Professor Tim Congdon CBE is a member of The Bruges Group Academic Advisory Council 

A lot of interest has been drawn from my recent emails to my fellow macroeconomists and monetary analysts where I pointed out that bank deposits at US commercial banks soared in the fortnight to 25th March. We now have the US commercial bank data for another week, that to 1st April, as well as an estimate (from Shadow Government Statistics) of M3 growth in March. This special e-mail is to provide another update on the latest monetary developments. 

In the week to 1st April bank deposits at US commercial banks rose by 1.0%, less than half the rate of increase in the two previous weeks, but still very fast by normal standards. (1.0% a week implies an annualised rate of increase of 67.8%.) In the three weeks to 1st April – roughly speaking, the period since the announcement of the national emergency by President Trump on Friday, 13th March – these deposits went up by 5.8%. (The implies annualised rate of increase is 165.0%.) 

The explanation for the 1.0% gain in the latest week is to be sought in the Federal Reserve's asset purchase (or "quantitative easing") programme and/or direct Federal Reserve financing of the budget deficit. Commercial banks' own credit extension was not remarkable and a surprise is that their holdings of US Treasury securities actually declined. The big addition to banks' assets was in their cash holdings which jumped in the week from $2,490.8b. to $2,734.3b. The chart below shows how these cash holdings have surged in the last three weeks. The steepness of the climb is impressive, compared notably with that seen in the three instalments of QE from 2008 to 2014.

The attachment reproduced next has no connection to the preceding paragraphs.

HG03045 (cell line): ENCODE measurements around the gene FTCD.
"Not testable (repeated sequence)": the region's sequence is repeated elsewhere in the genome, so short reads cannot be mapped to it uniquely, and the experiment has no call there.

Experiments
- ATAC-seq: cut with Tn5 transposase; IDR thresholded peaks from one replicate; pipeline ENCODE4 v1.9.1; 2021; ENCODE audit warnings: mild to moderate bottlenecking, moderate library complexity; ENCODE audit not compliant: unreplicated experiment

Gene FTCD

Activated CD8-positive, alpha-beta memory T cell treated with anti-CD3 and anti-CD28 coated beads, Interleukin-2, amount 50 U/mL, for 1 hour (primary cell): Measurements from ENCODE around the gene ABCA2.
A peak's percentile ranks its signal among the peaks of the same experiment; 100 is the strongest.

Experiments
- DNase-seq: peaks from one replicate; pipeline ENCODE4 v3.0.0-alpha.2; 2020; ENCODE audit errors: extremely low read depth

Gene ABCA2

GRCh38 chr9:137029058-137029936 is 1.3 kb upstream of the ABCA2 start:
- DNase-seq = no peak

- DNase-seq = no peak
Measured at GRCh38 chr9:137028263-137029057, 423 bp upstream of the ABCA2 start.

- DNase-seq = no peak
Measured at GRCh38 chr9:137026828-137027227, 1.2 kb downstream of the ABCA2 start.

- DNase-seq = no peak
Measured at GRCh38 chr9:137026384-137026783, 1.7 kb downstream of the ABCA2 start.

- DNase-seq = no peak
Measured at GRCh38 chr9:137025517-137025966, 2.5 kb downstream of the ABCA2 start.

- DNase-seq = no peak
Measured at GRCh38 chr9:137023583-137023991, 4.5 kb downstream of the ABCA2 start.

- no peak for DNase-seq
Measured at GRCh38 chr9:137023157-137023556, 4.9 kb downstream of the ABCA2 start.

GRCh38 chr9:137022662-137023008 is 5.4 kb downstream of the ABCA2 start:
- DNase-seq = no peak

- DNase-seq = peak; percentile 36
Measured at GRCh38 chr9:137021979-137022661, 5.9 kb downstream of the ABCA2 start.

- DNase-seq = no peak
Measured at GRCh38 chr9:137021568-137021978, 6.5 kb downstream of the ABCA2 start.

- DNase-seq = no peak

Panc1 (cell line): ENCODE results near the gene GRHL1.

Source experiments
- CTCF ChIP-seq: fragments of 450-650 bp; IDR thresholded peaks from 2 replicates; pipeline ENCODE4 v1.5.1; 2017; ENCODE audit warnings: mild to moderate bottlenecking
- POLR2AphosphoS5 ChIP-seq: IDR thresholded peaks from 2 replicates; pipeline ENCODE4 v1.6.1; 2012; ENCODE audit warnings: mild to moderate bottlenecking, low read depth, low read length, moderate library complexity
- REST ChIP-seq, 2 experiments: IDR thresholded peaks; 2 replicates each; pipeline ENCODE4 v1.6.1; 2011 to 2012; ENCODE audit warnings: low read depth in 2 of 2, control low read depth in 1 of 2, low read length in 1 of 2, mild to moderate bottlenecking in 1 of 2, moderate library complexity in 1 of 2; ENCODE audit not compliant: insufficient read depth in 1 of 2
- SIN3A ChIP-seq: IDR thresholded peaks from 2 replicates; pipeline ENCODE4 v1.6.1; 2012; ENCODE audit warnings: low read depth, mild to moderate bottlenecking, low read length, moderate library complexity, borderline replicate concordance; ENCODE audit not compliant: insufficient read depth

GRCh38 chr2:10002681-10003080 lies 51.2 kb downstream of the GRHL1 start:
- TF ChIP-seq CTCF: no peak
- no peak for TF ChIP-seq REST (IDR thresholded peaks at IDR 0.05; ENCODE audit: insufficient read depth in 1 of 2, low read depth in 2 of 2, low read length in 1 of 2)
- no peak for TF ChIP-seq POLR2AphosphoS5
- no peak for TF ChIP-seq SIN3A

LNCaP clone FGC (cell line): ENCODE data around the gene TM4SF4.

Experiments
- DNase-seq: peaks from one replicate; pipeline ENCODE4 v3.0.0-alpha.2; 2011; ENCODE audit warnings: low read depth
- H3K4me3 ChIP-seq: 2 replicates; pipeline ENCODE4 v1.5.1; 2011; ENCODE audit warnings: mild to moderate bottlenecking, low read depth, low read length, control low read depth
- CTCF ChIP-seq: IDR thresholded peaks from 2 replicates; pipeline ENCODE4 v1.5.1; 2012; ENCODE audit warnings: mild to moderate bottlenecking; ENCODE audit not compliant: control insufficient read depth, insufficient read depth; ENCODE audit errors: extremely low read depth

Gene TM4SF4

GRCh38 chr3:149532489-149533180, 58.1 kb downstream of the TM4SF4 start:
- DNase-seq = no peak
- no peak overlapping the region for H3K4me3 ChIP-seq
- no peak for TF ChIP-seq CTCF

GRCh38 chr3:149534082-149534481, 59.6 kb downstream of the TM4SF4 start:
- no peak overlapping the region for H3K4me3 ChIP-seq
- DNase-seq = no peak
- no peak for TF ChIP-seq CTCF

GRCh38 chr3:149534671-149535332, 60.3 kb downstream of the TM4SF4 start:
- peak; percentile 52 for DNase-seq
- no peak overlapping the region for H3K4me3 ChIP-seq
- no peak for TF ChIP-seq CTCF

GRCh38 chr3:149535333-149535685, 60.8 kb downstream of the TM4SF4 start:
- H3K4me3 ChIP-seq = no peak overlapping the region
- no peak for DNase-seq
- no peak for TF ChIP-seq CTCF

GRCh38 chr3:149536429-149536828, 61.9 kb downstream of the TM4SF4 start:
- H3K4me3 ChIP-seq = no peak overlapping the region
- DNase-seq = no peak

According to Shadow Government Statistics, the USA's M3 measure of money went up by 3.9% in March. In one of recent e-mails I suggested that deposits might on average be $200b. higher in April than at the final March date (i.e., that for 25th March) and that this would be consistent with a 4% - 5% jump in M3 in April. (In the USA the monthly money number is an average of all the weekly numbers, not an end-month value.) Deposit in fact went up by $140.5b. in the first relevant week of April, which is not inconsistent with my conjecture, but argues that I may have been too cautious. If deposits keep on rising by $140b. a week, the growth between the months of March and April would be 5%, and that of M3 would be similar. So we would have M3 money growth rates in the three successive months – February, March and April – of 0.5%, 3.9% and 5.0%. The consequent annualised rate of increase in the three months would be almost 45%. 

I would expect very fast money growth to persist in May and June, and perhaps for somewhat longer, because, 

1) The 2020 US Federal deficit of $3,000b. - $4,000b. may fall particularly in the March-June period, but it will still be well above the 2019 level through to spring 2021, and to a significant extent it will be financed from the Federal Reserve and the commercial banks

2) Programmes to improve credit availability to cash-starved corporates have been announced, and will be causing additional and well-above-normal bank credit for a few quarters yet. (The programmes include the Primary Market Corporate Credit Facility, mostly for large, investment-grade companies; the $350b. Small Business Administration loan programme; and the Temporary Corporate and Small Business Liquidity Facility, with potentially $1,000b. of loans, backed by $85b. of US Treasury capital, with the loans perhaps lasting five years and carrying an interest rate of 2¼%.) 

Having said that, it seems plausible that the peak money growth in this episode will have been in March and April 2020. As before, my central view is the US broad money growth in – say – the year to late 2020/early 2021 will lie in the 15% - 20% band and could be the highest in US peacetime history.